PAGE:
Medical institutes and workers should be liable if they privately disclose or leak patients' personal information, no matter whether the action hurts patients or not, a newly released draft from the nation's top legislature said.
The draft to the tort book of China's civil code was submitted to the Standing Committee of the National People's Congress for the second review on Sunday.
In a previous version, discussed in the legislature earlier this year, medical institutes and workers would be blamed if their disclosure harmed patients.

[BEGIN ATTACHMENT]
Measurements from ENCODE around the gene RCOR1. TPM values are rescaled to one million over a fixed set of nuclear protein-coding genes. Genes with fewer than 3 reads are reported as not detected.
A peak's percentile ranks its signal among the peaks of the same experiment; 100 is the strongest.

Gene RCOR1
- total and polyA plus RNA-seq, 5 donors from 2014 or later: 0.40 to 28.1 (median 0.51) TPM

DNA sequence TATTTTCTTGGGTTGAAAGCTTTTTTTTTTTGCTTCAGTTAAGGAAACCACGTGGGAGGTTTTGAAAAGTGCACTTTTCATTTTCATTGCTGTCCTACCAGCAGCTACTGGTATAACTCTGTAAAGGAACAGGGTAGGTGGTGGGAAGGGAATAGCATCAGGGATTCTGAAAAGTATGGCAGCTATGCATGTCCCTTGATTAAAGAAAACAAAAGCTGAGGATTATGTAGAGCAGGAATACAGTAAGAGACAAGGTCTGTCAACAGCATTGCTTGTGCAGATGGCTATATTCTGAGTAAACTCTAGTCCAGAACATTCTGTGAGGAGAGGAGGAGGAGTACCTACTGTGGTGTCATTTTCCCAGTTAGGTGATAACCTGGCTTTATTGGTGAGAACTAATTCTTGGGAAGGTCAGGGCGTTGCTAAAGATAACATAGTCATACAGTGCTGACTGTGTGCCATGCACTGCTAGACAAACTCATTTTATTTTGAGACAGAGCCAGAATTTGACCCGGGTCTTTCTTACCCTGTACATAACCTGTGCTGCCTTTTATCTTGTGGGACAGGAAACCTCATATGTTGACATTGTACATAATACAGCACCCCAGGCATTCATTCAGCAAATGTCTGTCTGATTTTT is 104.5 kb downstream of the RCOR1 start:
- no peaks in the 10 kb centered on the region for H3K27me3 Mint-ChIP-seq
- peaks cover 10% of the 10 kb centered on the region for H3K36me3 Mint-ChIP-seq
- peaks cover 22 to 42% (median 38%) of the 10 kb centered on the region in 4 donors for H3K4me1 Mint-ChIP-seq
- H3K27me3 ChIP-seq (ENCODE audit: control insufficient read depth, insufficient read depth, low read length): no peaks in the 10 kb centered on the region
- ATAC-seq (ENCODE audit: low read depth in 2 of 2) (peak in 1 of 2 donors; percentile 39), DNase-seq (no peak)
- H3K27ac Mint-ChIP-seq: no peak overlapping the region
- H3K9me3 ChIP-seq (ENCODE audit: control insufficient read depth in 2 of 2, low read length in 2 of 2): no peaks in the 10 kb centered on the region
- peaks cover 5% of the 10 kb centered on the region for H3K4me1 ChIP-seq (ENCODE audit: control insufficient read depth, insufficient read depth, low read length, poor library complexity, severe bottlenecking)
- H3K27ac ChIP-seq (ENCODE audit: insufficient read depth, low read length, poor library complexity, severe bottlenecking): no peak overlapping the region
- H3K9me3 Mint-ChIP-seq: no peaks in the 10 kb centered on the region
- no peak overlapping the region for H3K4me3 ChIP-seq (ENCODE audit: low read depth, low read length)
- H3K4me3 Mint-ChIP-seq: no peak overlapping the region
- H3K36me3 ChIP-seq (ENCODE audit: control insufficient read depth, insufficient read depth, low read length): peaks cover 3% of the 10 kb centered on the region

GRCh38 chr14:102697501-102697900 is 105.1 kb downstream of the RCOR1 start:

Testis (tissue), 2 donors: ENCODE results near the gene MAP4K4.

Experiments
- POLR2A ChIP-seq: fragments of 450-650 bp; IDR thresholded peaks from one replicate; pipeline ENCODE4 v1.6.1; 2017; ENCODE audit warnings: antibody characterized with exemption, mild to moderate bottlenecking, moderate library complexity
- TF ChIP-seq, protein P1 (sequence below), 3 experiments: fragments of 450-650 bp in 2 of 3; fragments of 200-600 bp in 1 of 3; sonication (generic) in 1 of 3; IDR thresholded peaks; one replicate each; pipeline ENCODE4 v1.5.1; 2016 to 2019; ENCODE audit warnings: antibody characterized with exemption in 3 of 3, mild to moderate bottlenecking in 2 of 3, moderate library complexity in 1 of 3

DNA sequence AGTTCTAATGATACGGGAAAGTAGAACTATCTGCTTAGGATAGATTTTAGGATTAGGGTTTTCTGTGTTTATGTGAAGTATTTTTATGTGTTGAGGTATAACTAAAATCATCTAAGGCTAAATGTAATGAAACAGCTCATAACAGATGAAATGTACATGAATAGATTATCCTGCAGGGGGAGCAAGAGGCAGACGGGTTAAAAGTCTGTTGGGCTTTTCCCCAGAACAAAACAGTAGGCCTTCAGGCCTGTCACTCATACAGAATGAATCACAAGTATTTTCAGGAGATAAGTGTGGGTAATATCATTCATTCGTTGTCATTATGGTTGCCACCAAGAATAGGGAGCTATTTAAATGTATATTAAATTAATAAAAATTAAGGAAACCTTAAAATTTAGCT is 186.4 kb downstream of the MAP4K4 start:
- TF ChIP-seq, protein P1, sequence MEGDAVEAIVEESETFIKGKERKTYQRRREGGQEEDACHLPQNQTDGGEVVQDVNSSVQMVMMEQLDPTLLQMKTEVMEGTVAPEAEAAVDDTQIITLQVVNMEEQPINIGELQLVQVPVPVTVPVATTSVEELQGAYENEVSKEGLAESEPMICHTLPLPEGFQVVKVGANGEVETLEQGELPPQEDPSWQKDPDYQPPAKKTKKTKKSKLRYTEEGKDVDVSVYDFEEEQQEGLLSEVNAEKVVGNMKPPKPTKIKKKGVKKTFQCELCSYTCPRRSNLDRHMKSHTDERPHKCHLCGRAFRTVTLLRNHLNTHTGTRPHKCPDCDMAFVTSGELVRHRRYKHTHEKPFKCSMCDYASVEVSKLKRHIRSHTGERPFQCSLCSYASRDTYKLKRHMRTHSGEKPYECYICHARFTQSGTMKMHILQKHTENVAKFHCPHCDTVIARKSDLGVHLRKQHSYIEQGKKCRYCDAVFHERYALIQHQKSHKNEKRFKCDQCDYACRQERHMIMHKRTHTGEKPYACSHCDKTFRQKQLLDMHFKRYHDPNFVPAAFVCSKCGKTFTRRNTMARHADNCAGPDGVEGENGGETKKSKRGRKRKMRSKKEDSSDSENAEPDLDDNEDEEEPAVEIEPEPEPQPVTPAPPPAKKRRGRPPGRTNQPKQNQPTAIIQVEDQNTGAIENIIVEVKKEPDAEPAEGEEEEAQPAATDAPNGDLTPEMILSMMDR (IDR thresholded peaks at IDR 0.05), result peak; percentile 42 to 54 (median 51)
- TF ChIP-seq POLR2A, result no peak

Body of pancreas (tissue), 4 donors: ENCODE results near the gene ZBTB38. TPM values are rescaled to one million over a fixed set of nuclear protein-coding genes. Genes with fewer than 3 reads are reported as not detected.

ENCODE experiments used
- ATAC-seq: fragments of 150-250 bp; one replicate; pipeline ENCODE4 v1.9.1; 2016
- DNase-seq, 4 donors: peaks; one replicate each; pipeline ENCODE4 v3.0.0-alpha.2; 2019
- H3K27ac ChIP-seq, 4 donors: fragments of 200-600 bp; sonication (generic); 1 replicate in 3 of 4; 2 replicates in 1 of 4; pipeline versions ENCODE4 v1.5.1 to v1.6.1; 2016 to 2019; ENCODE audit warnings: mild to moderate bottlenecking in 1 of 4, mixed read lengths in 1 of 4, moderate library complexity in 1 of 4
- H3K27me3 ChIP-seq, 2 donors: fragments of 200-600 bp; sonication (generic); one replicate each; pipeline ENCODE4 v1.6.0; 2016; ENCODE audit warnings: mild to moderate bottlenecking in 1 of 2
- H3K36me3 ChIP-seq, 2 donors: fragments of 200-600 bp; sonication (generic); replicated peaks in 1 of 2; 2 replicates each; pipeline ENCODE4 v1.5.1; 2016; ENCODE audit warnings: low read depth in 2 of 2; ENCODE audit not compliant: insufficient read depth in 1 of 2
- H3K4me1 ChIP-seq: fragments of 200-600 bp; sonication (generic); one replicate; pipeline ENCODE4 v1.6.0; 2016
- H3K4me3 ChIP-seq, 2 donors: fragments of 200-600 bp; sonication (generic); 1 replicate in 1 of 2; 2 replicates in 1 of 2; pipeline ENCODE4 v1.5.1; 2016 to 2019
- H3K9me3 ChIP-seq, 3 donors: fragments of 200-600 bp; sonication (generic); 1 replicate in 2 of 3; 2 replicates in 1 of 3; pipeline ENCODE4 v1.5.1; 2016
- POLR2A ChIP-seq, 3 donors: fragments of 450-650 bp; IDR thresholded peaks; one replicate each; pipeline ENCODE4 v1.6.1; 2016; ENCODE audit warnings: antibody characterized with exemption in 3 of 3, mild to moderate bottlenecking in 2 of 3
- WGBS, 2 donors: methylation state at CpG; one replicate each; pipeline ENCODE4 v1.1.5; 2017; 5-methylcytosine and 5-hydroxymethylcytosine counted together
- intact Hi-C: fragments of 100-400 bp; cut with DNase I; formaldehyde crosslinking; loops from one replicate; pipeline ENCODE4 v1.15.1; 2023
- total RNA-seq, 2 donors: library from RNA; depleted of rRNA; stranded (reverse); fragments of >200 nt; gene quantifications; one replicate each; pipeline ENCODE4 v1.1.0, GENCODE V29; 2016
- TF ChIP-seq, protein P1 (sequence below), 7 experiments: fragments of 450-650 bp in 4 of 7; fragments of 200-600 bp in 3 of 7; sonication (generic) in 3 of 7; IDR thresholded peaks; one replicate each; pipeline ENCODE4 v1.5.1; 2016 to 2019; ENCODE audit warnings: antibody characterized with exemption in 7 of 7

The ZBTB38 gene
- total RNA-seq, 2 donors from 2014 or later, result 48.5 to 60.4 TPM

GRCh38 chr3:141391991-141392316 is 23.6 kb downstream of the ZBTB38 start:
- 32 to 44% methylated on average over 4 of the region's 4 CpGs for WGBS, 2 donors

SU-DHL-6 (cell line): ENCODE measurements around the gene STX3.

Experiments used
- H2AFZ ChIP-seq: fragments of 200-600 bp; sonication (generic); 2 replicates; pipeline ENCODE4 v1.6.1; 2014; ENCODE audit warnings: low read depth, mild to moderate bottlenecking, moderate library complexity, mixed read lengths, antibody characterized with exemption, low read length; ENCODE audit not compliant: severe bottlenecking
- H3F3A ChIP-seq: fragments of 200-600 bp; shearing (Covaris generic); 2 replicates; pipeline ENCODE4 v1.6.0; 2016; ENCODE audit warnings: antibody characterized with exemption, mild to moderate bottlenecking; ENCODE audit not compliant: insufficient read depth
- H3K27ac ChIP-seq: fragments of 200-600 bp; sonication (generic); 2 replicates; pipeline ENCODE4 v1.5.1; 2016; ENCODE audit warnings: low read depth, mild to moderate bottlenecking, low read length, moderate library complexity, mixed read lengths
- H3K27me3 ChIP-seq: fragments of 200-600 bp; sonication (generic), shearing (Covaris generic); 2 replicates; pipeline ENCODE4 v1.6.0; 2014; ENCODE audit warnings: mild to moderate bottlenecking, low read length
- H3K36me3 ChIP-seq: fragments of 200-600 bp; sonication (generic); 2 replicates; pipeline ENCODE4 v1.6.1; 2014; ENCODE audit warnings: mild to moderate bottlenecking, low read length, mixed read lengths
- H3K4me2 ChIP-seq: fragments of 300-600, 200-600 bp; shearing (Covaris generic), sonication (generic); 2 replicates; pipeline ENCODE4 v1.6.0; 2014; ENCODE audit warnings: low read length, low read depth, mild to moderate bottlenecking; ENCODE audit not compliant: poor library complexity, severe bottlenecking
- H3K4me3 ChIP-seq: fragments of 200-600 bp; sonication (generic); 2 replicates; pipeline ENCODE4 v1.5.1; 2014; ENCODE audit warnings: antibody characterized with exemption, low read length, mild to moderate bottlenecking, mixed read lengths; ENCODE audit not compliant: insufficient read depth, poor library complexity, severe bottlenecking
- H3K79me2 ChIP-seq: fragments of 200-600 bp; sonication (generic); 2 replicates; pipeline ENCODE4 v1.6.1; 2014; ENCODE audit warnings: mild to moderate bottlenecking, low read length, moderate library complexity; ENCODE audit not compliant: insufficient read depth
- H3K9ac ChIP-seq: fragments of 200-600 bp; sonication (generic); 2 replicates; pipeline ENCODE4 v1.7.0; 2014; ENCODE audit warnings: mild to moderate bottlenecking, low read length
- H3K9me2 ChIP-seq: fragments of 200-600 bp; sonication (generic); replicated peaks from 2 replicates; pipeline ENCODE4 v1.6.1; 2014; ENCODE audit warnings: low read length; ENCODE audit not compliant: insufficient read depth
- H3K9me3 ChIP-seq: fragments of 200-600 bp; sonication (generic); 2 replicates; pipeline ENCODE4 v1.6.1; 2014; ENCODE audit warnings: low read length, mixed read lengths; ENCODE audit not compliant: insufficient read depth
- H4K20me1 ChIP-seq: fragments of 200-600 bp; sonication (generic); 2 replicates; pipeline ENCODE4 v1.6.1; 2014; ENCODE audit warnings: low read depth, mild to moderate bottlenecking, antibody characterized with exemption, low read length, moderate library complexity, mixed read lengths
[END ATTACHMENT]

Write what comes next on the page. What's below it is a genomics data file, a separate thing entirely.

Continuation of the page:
But some legislators said such a move, including leaking information on a disease or illness in patients, is a kind of "serious tort", so they suggested the top legislature revise the related clause.
To ensure patient privacy, the latest draft has further clarified the liabilities of medical workers and institutes, adding they should be take responsibility for information leaked, no matter whether it hurts a patient or not.
The General Provisions of the country's civil code that is scheduled to be enacted in 2020 has been effective since October last year. It was regarded as the first step and the first chapter in building the code.
The code includes several individual books, such as one regarding contracts, tort and marriage.